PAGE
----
World's Oldest Male Giant Panda Dies at Age 35 in Hong Kong

An An lived most of his life at Ocean Park after he was gifted to Hong Kong from China in 1999. Pandas are leased or given to other countries by China aas part of "panda diplomacy" to show goodwill.

Chinese Giant panda An An
AP Photo/Kin Cheung

The oldest-ever male giant panda in captivity has died at age 35 at a Hong Kong theme park after his health deteriorated.

An An lived most of his life at Ocean Park after he and a female panda were gifted to Hong Kong by China in 1999. The female panda, Jia Jia, died in 2016 at age 38, making her the oldest-ever female panda in captivity.

Ocean Park mourned An An as a family member who grew with the park and built bonds with locals and tourists.

“An An has brought us fond memories with numerous heart-warming moments. His cleverness and playfulness will be dearly missed,” Paulo Pong, chairman of Ocean Park Corporation, said in a statement.

An An had high blood pressure, a common condition among geriatric pandas. Over the past three weeks, An An had been kept out of sight from visitors at the park as his health worsened. He stopped eating solid food and was significantly less active in recent days.

Last week, hundreds left comments on an Ocean Park post about An An's condition, wishing him a speedy recovery.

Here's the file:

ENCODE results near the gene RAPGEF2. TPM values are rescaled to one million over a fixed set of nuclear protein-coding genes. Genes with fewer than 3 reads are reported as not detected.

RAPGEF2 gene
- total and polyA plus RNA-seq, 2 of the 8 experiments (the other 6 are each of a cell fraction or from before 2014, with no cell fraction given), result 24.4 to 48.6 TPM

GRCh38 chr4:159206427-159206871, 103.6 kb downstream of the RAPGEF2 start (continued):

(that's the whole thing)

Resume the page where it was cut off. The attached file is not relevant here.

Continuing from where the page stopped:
The Smithsonian National Zoo in Washington, D.C. is celebrating 50 years of care, conservation and study of giant pandas. The pandas were treated to fruitsicle cakes to commemorate the occasion.

He was euthanized to prevent further suffering Thursday morning after veterinarians from Ocean Park and government authorities consulted the China Conservation and Research Center for the Giant Panda, Ocean Park said.

“An An lived a full life that ended at the respectable age of 35 – the equivalent of 105 years in human age,” the statement read.

Hong Kong was given another panda pair — Ying Ying, a female, and a male, Le Le — in 2007 to celebrate the 10th anniversary of the city’s return to China.

China commonly engages in “panda diplomacy” where the mammals exclusively found in China are leased to other countries as a sign of goodwill.

Copyright AP - Associated Press
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